@JEFF: Could you suggest an innexpensive way to detecting 3D position in a limited space?
It really depends on what you mean by "inexpensive" and "detection 3D position". E.g., how precisely do you need to measure the position? What's the size of the object(s) you want to detect? Are they moving? If so, how fast? What's the lighting? Outdoors? Lots of variables here, and they all factor into the trade-offs among different sensor technologies and algorithmic approaches Tune in tomorrow for an intro to 2D and 3D sensors.
Truchard will be presented the award at the 2014 Golden Mousetrap Awards ceremony during the co-located events Pacific Design & Manufacturing, MD&M West, WestPack, PLASTEC West, Electronics West, ATX West, and AeroCon.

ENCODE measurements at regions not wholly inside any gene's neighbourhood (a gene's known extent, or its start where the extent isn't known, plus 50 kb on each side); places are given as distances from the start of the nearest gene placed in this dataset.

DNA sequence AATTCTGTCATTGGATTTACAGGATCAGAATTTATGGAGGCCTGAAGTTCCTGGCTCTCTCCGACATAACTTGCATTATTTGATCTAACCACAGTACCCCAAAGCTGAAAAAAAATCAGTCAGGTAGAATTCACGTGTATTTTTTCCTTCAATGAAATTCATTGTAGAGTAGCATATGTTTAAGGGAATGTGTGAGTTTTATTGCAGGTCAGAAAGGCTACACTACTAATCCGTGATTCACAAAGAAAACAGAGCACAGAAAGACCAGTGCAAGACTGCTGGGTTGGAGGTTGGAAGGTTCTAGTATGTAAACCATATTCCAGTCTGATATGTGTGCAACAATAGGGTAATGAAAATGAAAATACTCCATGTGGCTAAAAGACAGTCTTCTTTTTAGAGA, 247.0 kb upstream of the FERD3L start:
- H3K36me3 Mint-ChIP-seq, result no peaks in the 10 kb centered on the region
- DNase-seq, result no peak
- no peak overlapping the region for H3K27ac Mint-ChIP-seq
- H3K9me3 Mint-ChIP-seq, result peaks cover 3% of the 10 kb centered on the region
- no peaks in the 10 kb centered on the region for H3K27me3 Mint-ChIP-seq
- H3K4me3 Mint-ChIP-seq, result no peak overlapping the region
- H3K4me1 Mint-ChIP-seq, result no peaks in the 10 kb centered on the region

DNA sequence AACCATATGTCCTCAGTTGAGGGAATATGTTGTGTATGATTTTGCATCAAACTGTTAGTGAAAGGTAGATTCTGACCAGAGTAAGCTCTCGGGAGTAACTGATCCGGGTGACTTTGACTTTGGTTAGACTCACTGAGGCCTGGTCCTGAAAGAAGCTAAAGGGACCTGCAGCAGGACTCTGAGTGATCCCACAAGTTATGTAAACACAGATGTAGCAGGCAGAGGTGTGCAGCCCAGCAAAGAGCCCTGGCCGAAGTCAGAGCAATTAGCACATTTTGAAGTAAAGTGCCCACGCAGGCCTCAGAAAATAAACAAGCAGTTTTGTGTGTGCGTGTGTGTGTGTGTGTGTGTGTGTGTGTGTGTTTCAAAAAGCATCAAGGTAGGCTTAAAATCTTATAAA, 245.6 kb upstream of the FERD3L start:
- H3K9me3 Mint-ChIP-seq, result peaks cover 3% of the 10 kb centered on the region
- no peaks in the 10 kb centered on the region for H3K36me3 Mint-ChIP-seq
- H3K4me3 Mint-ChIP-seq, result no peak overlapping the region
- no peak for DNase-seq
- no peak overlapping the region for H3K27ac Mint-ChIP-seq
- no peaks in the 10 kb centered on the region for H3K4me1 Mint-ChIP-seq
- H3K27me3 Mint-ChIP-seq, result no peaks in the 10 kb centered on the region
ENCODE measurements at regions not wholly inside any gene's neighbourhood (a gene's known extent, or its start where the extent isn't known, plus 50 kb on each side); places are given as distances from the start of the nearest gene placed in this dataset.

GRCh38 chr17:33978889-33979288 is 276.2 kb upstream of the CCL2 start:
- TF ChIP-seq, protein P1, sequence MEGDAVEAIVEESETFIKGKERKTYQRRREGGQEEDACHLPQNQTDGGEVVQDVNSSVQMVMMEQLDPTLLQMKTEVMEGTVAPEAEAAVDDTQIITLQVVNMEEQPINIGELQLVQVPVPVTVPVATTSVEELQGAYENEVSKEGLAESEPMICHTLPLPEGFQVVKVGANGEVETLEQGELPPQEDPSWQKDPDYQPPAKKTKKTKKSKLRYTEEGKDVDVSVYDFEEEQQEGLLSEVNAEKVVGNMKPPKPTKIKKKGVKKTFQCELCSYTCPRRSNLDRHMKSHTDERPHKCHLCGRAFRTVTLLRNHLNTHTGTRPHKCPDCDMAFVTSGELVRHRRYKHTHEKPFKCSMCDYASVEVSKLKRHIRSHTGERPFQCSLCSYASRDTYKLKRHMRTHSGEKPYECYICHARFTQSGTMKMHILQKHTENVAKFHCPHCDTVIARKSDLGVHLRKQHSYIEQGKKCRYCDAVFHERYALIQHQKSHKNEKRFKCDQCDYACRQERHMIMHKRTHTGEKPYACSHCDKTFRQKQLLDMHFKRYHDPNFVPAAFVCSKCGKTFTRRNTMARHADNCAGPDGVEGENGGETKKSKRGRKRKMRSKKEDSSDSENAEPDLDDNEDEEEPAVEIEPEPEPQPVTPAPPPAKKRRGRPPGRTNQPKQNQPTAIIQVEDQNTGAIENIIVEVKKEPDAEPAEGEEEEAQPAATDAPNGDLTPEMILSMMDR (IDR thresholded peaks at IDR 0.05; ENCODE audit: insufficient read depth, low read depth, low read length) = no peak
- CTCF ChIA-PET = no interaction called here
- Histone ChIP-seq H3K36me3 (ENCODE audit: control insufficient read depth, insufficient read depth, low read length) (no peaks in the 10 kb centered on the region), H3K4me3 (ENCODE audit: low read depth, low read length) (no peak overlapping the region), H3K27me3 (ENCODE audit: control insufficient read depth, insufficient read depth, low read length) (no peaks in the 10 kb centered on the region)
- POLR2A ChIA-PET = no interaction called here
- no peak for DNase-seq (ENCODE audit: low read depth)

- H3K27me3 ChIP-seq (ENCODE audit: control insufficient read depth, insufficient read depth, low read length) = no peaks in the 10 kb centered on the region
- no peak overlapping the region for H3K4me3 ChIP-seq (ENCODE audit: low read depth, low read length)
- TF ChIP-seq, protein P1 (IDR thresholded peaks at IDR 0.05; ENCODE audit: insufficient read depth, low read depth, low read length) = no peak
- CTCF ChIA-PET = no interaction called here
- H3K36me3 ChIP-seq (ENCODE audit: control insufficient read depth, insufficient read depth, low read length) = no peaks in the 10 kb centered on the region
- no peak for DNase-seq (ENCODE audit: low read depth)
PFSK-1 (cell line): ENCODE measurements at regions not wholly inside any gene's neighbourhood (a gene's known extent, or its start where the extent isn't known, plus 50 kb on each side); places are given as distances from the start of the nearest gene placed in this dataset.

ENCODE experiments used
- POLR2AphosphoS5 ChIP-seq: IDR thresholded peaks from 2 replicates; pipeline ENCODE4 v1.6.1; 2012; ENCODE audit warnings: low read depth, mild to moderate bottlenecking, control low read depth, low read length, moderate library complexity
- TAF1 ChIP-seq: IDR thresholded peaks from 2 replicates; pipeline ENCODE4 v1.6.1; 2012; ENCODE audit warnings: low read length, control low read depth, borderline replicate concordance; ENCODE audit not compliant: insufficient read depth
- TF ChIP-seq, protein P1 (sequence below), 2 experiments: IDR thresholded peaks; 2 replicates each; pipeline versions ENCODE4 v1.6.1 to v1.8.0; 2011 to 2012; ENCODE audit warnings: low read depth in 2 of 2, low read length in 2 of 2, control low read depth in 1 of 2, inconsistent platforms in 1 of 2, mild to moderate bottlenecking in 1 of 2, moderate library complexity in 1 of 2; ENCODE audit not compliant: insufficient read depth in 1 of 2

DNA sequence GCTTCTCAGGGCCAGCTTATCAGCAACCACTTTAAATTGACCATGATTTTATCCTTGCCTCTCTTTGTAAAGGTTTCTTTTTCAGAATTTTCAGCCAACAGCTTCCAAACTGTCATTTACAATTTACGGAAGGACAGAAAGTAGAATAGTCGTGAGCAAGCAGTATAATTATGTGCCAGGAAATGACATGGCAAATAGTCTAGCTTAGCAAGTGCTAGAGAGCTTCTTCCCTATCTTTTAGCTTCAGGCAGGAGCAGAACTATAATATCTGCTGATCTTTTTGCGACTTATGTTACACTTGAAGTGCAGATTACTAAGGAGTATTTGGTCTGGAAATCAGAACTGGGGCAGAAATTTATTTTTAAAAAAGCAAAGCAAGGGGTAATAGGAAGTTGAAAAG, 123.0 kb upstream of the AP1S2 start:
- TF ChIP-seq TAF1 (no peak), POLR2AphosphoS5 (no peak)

In a bid to boost the viability of lithium-based electric car batteries, a team at Lawrence Berkeley National Laboratory has developed a chemistry that could possibly double an EV’s driving range while cutting its battery cost in half.
For industrial control applications, or even a simple assembly line, that machine can go almost 24/7 without a break. But what happens when the task is a little more complex? That’s where the “smart” machine would come in. The smart machine is one that has some simple (or complex in some cases) processing capability to be able to adapt to changing conditions. Such machines are suited for a host of applications, including automotive, aerospace, defense, medical, computers and electronics, telecommunications, consumer goods, and so on. This discussion will examine what’s possible with smart machines, and what tradeoffs need to be made to implement such a solution.